"Jack and the Beanstalk" is an English fairy tale. It appeared as "The Story of Jack Spriggins and the Enchanted Bean" in 1734 and as Benjamin Tabart's moralised "The History of Jack and the Bean-Stalk" in 1807. Henry Cole, publishing under pen name Felix Summerly, popularised the tale in The Home Treasury (1845), and Joseph Jacobs rewrote it in English Fairy Tales (1890). Jacobs' version is most commonly reprinted today, and is believed to be closer to the oral versions than Tabart's because it lacks the moralising.
Buckingham Palace is the London residence and administrative headquarters of the monarch of the United Kingdom. Located in the City of Westminster, the palace is often at the centre of state occasions and royal hospitality. It has been a focal point for the British people at times of national rejoicing and mourning.
A fleet of helicopters then follows Sophie and the BFG to the giants' homeland, where the giants are tied up as they sleep, and the helicopters carry them back to London where they are imprisoned in a 500 ft deep pit with sheer walls and a high safety fence. The BFG is lowered in to untie them; untying Fleshlumpeater last, he explains why they are being imprisoned. Outraged, Fleshlumpeater roars that they'll devour the BFG instead, but he is hoisted out to safety. The man-eating giants find themselves being only fed snozzcumbers.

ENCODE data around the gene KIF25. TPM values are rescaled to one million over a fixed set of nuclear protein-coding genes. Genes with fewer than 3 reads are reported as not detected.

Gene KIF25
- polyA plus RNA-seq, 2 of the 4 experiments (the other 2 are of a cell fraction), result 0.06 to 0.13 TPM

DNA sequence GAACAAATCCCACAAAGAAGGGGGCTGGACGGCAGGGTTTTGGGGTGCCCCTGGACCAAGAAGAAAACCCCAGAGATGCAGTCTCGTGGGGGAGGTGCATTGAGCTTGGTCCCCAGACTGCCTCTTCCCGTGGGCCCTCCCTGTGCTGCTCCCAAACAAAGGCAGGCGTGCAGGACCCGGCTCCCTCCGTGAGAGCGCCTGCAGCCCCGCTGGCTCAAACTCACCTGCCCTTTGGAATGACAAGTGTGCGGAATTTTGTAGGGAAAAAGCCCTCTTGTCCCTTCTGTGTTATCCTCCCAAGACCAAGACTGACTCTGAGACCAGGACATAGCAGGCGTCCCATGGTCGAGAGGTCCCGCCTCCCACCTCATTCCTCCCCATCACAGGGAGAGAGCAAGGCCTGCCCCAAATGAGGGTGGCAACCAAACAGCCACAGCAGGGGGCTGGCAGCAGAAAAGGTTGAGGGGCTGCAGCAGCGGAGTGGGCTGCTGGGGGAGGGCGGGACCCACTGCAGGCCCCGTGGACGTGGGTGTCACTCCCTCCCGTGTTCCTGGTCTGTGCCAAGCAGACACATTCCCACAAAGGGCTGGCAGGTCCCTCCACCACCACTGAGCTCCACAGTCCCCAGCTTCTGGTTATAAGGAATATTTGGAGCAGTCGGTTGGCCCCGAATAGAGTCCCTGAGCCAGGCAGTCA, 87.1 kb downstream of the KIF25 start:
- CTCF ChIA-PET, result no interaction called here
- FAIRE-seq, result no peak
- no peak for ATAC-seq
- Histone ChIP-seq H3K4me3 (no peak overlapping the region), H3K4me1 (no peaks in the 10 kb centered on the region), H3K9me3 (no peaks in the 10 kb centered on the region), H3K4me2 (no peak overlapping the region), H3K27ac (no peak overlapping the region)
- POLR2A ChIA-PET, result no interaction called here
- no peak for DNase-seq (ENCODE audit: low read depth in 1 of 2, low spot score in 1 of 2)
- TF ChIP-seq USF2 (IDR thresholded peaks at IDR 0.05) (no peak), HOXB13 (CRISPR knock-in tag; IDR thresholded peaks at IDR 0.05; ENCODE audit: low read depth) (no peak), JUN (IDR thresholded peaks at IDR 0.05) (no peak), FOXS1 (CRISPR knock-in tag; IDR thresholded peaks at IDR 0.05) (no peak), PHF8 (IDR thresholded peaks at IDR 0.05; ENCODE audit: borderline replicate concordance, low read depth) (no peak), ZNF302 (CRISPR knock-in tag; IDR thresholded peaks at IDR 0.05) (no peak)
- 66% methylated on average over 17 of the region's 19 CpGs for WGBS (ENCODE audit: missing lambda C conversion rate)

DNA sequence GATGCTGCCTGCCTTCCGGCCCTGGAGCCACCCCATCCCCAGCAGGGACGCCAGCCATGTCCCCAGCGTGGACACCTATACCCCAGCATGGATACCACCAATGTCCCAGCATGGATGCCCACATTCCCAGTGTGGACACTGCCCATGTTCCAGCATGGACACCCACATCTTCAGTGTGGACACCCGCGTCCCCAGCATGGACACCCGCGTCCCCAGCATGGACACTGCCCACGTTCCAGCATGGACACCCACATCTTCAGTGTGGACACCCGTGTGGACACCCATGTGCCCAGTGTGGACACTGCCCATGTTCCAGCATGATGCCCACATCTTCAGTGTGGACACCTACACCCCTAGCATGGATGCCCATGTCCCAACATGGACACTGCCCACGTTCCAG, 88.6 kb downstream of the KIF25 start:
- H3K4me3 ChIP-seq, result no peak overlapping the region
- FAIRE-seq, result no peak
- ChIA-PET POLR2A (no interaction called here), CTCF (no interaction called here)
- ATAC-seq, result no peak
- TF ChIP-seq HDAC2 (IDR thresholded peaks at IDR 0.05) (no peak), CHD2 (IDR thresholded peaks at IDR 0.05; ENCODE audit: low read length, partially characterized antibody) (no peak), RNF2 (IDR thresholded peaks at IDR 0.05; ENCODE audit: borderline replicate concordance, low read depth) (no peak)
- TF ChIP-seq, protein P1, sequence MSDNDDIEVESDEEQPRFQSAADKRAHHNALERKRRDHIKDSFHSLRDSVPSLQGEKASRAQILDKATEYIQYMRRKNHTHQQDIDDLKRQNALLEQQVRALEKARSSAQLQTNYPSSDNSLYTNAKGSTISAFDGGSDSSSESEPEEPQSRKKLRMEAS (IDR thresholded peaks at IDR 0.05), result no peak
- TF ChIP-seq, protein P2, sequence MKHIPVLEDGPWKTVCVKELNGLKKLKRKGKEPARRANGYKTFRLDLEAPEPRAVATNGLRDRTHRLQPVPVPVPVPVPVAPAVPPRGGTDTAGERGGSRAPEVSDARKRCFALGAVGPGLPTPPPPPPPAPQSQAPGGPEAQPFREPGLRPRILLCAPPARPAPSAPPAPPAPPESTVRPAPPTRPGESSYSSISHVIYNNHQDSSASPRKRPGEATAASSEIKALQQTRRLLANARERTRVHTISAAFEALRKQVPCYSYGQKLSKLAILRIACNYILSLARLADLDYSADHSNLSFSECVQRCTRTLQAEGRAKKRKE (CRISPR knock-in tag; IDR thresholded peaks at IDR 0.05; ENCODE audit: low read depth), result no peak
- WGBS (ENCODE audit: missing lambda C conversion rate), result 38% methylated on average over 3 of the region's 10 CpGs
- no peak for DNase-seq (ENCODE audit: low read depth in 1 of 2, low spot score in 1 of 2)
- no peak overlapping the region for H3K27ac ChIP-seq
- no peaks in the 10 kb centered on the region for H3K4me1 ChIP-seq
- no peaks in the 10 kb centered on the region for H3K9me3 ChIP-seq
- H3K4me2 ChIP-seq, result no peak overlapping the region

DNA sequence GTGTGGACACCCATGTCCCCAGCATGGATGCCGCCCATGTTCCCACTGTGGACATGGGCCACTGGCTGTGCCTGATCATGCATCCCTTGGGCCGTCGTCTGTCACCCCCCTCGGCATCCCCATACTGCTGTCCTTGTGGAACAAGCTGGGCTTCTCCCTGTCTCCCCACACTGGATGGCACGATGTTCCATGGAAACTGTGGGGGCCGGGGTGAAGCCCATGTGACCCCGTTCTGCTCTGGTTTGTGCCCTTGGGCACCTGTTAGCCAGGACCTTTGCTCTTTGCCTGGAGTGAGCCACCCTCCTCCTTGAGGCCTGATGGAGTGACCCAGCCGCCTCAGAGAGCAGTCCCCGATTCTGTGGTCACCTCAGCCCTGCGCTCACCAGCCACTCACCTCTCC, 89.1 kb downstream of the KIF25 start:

Afterwards, a huge castle is built as the BFG's new house, with a little cottage next door for Sophie. While they are living happily in England, gifts come from the governments of every country ever targeted by the giants (notably England, Sweden, Arabia, India, Panama, Tibet, Jersey, Chile, and New Zealand). After Sophie teaches the BFG how to read and proper English, he writes a book of their adventures identified as the novel itself—under the name "Roald Dahl".